Courtesy of Observer & Eccentric
Students at Wayne Memorial and John Glenn high schools are earning college credit without leaving their buildings as the result of an agreement worked out between the Wayne-Westland Community Schools and the Wayne County Community College District.
The idea of students earning college credits while still in high school isn’t new. High school students have been able to take classes at colleges for many years through dual enrollment. But the Wayne-Westland program rolled out this fall brings college-level classes to the high schools.
“The response has really been phenomenal,” said Paul Sallah, deputy superintendent for instruction. “What’s great about this is it goes above and beyond what other districts are doing. We’re always trying to do more for our kids.”
One hundred students signed up for the classes which include two sections of speech that are being offered at Wayne Memorial and introduction to philosophy and introduction to visual arts that are being offered at Glenn. The classes don’t require students to take an extraneous exam but they do have to qualify to can take them. The classes transfer for college credit, Sallah said.
A change in the law has expanded who can take the college classes, so students can begin taking college classes as early as their freshman year.
“We’re very excited about partnering with WCCCD and the program,” he added. “WCCCD offered the best tuition rates and was very eager to work with us.”
“There’s pretty solid research that speaks to dual enrollment. In every institution where students participated there was a far greater likelihood they would graduate from college,” he added.
Sallah credited School Superintendent Greg Baracy in hammering out the agreement. The school district and college was able to pull the program together “very quickly” last summer.
“He had an idea of where he wanted to go with this, he got the commitment from the college and it was full speed ahead,” Sallah said.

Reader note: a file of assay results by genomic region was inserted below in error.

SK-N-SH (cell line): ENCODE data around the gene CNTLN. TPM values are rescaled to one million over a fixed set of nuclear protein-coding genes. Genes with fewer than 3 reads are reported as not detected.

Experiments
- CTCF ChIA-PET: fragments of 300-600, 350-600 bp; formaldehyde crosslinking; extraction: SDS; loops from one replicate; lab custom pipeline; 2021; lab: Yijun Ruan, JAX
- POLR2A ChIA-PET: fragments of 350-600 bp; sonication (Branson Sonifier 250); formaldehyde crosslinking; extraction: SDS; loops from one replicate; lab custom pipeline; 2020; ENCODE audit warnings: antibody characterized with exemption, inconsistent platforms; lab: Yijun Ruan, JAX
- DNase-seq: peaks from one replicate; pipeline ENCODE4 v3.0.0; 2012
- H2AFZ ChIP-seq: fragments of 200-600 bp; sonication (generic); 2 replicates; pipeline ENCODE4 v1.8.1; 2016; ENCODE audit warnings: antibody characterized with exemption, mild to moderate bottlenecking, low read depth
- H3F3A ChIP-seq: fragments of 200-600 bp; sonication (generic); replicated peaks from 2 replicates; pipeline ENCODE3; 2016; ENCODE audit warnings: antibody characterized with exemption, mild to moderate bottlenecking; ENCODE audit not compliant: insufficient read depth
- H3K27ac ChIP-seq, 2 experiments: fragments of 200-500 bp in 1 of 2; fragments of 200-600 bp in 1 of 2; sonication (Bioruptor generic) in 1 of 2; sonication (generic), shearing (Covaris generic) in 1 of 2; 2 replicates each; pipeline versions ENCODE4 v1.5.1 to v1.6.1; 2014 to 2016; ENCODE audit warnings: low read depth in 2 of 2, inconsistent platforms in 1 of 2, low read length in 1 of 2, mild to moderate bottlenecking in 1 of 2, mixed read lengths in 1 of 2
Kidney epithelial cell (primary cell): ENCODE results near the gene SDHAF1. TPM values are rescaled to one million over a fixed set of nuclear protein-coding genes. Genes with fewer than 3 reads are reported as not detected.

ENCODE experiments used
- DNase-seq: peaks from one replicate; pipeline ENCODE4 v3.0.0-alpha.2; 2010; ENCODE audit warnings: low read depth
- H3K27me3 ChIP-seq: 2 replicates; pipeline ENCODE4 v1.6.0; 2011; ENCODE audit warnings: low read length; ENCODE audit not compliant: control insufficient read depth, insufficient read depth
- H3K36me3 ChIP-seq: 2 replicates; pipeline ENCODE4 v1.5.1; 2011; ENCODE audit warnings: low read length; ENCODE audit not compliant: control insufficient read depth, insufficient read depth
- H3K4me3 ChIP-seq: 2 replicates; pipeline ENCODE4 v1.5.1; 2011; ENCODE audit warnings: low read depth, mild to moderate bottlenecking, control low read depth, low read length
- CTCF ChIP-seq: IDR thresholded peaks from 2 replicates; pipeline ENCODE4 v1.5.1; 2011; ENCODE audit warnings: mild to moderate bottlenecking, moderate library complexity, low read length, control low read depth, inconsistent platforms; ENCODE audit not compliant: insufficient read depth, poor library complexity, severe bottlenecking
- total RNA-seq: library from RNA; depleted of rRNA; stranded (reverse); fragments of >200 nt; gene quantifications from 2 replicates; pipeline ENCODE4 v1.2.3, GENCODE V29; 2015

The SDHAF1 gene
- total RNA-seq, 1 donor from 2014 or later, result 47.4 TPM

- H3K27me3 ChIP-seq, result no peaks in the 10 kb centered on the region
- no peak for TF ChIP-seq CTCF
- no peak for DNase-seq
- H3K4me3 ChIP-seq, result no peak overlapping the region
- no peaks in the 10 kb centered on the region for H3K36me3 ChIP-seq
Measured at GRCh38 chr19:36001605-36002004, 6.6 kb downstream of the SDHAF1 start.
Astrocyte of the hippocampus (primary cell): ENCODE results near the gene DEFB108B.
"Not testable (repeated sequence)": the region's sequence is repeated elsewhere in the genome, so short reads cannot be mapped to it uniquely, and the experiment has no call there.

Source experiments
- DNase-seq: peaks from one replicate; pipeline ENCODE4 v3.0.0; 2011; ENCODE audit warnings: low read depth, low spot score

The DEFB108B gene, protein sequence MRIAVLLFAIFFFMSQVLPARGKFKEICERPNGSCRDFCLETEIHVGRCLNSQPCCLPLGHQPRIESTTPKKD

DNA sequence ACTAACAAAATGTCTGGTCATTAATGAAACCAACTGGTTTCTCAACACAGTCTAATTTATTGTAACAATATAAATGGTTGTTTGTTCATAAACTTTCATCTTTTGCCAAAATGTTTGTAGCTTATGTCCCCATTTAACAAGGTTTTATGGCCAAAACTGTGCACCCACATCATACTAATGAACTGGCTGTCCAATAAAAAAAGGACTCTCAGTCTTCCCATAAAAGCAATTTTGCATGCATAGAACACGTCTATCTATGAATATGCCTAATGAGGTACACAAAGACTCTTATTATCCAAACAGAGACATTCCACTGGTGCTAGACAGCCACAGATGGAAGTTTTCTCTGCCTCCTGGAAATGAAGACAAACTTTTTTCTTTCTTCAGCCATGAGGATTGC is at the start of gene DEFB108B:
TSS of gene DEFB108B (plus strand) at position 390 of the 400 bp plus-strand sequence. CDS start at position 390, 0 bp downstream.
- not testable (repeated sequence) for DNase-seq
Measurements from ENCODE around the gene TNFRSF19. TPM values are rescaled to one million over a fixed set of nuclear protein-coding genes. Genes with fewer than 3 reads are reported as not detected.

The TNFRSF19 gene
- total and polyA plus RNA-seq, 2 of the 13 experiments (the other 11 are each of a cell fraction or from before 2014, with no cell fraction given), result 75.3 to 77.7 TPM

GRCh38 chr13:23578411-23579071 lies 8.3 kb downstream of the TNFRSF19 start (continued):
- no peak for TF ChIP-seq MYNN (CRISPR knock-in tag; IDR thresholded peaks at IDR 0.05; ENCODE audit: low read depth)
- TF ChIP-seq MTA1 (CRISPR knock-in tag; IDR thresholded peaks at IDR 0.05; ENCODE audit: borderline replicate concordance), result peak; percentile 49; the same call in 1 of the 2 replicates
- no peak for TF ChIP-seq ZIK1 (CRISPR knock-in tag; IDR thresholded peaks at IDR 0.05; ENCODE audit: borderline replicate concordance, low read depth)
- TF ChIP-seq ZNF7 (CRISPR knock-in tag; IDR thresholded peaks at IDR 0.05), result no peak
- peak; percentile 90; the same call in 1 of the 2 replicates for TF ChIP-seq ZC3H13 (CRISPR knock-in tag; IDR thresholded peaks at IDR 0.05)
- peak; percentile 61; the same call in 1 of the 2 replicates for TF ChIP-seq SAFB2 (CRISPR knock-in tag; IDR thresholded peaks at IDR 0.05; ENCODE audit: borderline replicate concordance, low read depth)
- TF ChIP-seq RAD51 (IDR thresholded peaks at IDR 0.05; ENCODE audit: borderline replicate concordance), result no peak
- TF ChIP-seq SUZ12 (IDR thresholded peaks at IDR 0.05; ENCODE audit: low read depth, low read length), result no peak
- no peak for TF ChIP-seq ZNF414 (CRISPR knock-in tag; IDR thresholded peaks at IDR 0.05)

The district used its fall newsletter to get the word out about the classes. According to Sallah, school officials talked to the principals and “the feedback was phenomenal. They were “excited, enthusiastic and pleased” their students could earn high school and college credits at the same time, he added.
“We’re really excited to offer these opportunities for our students,” said Baracy, adding that he was “somewhat surprised” there was so much interest when the district rolled out the program. “It goes to show we have students who are serious about their postsecondary education.”
“Ultimately our goal is to develop a middle college concept — having students graduate from high school and have their associate’s degree,” Baracy added. “There’s just so many advantages for students. It gives them a two-year head start on a four-year degree. It’s a pretty awesome program.”
Baracy is elated that the district was able to develop the partnership with WCCCD. College Chancellor Curtis L. Ivery was instrumental in participating and in getting the talks off the ground, he said.
“We should be able to build up a significant number of students with college credit,” Baracy said. “We’re confident our students can do the work and do it successfully.”
School board Secretary Cindy Schofield voiced approval of the program because it brings college to students who qualify for dual enrollment but have now way to get to the colleges.
“It’s exciting to put a top-notch program at our high schools,” she said. “It’s a great benefit for our students and a win-win for everyone.”
The district is looking a flip-flopping the classes second semester, offering speech at Glenn and the philosophy and visual arts classes at Wayne Memorial and at offering more classes in 2013-14.